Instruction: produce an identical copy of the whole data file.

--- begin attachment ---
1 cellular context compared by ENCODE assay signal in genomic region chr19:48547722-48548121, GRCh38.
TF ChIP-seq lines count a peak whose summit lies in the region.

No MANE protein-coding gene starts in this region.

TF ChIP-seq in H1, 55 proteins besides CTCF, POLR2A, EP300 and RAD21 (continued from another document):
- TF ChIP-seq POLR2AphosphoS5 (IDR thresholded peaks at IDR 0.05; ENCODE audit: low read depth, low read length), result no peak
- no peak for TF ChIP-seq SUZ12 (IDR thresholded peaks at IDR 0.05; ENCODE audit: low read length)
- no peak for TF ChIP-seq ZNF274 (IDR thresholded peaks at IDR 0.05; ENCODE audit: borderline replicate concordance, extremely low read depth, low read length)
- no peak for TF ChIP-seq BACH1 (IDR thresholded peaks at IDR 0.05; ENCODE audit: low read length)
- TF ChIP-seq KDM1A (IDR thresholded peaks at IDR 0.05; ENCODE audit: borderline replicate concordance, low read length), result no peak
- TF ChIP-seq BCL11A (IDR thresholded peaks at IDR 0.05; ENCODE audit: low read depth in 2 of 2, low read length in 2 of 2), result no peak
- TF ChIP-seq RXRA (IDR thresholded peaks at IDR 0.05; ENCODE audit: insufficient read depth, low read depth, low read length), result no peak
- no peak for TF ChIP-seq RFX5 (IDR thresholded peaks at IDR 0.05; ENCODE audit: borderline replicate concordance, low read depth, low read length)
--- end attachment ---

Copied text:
1 cellular context compared by ENCODE assay signal in genomic region chr19:48547722-48548121, GRCh38.
TF ChIP-seq lines count a peak whose summit lies in the region.

No MANE protein-coding gene starts in this region.

TF ChIP-seq in H1, 55 proteins besides CTCF, POLR2A, EP300 and RAD21 (continued from another document):
- TF ChIP-seq POLR2AphosphoS5 (IDR thresholded peaks at IDR 0.05; ENCODE audit: low read depth, low read length), result no peak
- no peak for TF ChIP-seq SUZ12 (IDR thresholded peaks at IDR 0.05; ENCODE audit: low read length)
- no peak for TF ChIP-seq ZNF274 (IDR thresholded peaks at IDR 0.05; ENCODE audit: borderline replicate concordance, extremely low read depth, low read length)
- no peak for TF ChIP-seq BACH1 (IDR thresholded peaks at IDR 0.05; ENCODE audit: low read length)
- TF ChIP-seq KDM1A (IDR thresholded peaks at IDR 0.05; ENCODE audit: borderline replicate concordance, low read length), result no peak
- TF ChIP-seq BCL11A (IDR thresholded peaks at IDR 0.05; ENCODE audit: low read depth in 2 of 2, low read length in 2 of 2), result no peak
- TF ChIP-seq RXRA (IDR thresholded peaks at IDR 0.05; ENCODE audit: insufficient read depth, low read depth, low read length), result no peak
- no peak for TF ChIP-seq RFX5 (IDR thresholded peaks at IDR 0.05; ENCODE audit: borderline replicate concordance, low read depth, low read length)